Ottawa Field Naturalists' Club (OFNC)
Ottawa/Gatineau (50 Km radius from Parliament Hill) E. Ontario, W. Quebec
Compiler: Derek Dunnett at email@example.com
For the first time in months, no rarities reported, and fall migration
doesn't start for a couple of weeks. So it’s a great time to get caught up
on your atlassing. Go get those local breeders!
Sandhill Crane - Carp Hills, Mer Bleue Bog, Smith Road (Navan), all Ottawa.
Semipalmated Sandpiper - Richmond CA (formerly Richmond Sewage Lagoons),
Semipalmated Plover - Richmond CA (formerly Richmond Sewage Lagoons),
Solitary Sandpiper - Richmond CA (formerly Richmond Sewage Lagoons), Ottawa.
Lesser Black-backed Gull - Rapides Deschênes, Gatineau.
Least Bittern - Reported from Baie McLaurin, Marais des laîches, Marais aux
grenouillettes (all Gatineau), and on the Ottawa side at Champlain Street
Marsh, and the Petrie Island Causeway. Rideau River south of Hunt Club.
Probably much more wide-spread, but under-reported.
Yellow-billed Cuckoo - Hansen Road (off Upper Dwyer Hill road), Ottawa.
Red-headed Woodpecker - Lac McGregor, Les Collines-de-l'Outaouais.
Constance Bay, Ottawa.
Olive-sided Flycatcher - June 17, Green Creek from P27 Parking lot, Ottawa.
Sedge Wren - Concession Rd 7B, Almonte, Lanark. Concession 7 north of
Clayton Road, Lanark. Nortel Marsh, Ottawa. Farmers Way North, Ottawa.
Chemin Cross Loop, and Chemin Pine, Les Collines-de-l'Outaouais.
Carolina Wren - Continues at Frank Ryn & Elmhurst Parks, Trend Arlington
Park, and Beacon Hill North, all Ottawa. Sherbrooke Street East, Perth,
Lincoln's Sparrow - Continues at Mer Bleue, Ottawa.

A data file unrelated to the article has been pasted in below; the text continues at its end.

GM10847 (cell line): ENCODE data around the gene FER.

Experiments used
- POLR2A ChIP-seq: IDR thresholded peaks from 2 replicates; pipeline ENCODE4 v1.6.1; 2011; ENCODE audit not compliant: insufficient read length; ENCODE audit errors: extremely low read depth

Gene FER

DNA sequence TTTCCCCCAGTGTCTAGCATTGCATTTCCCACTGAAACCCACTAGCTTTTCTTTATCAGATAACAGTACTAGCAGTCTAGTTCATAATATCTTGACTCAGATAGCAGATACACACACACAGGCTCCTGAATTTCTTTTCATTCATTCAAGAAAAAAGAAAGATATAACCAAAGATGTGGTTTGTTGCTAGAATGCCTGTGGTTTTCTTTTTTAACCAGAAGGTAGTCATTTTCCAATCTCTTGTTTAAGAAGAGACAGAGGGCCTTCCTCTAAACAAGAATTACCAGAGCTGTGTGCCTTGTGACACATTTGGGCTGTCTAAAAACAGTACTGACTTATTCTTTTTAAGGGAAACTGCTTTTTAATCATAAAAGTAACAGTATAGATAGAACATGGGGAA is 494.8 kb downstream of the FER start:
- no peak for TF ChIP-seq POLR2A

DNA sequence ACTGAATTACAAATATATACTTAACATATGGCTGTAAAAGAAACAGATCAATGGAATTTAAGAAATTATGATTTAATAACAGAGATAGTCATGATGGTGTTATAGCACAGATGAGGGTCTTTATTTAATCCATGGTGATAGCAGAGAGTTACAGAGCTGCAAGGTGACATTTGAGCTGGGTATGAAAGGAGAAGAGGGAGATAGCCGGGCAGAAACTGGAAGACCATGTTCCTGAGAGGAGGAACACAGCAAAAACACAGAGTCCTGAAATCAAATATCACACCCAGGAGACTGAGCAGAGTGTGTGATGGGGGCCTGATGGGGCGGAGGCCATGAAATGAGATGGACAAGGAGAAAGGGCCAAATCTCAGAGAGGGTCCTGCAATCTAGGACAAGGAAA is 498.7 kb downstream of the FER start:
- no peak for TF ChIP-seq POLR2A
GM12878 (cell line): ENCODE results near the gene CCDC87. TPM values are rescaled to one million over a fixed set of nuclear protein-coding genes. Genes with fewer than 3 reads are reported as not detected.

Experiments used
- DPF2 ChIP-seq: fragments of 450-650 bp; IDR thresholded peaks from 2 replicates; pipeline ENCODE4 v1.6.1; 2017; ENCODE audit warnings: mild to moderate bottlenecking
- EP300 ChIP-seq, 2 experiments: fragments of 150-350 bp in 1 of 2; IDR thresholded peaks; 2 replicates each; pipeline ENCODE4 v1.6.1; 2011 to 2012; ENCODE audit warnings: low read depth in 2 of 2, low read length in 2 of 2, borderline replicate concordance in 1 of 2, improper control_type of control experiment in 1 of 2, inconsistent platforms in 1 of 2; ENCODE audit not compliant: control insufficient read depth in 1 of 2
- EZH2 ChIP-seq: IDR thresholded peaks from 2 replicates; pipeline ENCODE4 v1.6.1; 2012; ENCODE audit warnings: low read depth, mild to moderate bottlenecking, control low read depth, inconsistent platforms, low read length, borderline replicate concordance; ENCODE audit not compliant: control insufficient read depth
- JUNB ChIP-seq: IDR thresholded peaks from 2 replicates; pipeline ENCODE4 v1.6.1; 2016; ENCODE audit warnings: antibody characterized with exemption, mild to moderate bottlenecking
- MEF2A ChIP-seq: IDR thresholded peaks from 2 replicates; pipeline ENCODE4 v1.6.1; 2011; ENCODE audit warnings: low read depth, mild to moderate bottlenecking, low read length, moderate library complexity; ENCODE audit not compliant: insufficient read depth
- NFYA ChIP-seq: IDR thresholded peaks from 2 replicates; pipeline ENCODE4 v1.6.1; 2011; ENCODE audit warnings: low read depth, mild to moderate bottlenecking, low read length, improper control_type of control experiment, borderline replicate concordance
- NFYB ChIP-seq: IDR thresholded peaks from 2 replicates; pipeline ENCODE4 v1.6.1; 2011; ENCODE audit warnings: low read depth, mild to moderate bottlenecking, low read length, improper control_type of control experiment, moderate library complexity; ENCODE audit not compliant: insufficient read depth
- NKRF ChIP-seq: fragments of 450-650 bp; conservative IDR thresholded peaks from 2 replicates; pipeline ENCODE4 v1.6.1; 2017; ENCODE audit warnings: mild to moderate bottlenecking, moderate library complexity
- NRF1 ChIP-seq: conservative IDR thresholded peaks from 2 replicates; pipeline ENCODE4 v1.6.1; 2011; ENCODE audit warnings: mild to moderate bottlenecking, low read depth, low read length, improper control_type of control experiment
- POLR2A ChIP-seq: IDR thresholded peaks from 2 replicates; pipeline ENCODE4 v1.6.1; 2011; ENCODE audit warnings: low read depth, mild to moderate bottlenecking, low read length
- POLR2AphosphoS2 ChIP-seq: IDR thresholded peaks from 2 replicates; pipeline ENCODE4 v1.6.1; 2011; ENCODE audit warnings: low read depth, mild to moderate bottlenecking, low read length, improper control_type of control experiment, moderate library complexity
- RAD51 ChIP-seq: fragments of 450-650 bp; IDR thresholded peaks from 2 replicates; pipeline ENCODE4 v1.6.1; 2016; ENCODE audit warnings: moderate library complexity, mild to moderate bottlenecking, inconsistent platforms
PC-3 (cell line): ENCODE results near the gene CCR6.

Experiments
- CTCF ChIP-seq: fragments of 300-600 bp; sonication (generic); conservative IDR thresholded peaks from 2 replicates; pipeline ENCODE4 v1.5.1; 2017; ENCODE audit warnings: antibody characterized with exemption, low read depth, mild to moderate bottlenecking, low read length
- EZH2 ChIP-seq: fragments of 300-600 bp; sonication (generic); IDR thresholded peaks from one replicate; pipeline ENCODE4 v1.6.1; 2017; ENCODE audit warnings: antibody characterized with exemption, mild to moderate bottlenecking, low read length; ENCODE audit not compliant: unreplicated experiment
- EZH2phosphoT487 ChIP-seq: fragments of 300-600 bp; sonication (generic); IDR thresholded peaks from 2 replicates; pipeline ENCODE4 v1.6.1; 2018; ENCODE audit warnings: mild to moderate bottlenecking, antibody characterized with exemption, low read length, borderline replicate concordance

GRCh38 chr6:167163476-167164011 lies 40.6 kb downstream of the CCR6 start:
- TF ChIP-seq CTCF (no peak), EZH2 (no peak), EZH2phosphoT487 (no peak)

eBird tip from the local reviewers:
If you are out collecting data for the Ontario Breeding Bird Atlas, note
that there are some very under-reported species that can easily be found by
tweaking your search methods. One example is Vesper Sparrow. These sparrows
are actually quite common in our region and can be heard singing in fields
that have been recently tilled (bare fields) or soybean fields where the
plants are not yet very big. Although they will use high quality
grasslands, they seem to be much more common in these recently disturbed
Summer is here and a great variety of young birds are being seen – and
heard – across our region.
Did you know that your observations are valuable to the Third Ontario
Breeding Bird Atlas? It’s a province-wide volunteer-based project to map
the distribution and abundance of Ontario’s approximately 300 breeding
birds. Data from the previous two Ontario Atlases have provided enormous
contributions to bird and environmental conservation over the last 40 years.
For more information and to register for this important citizen science
effort, please visit: https://www.birdsontario.org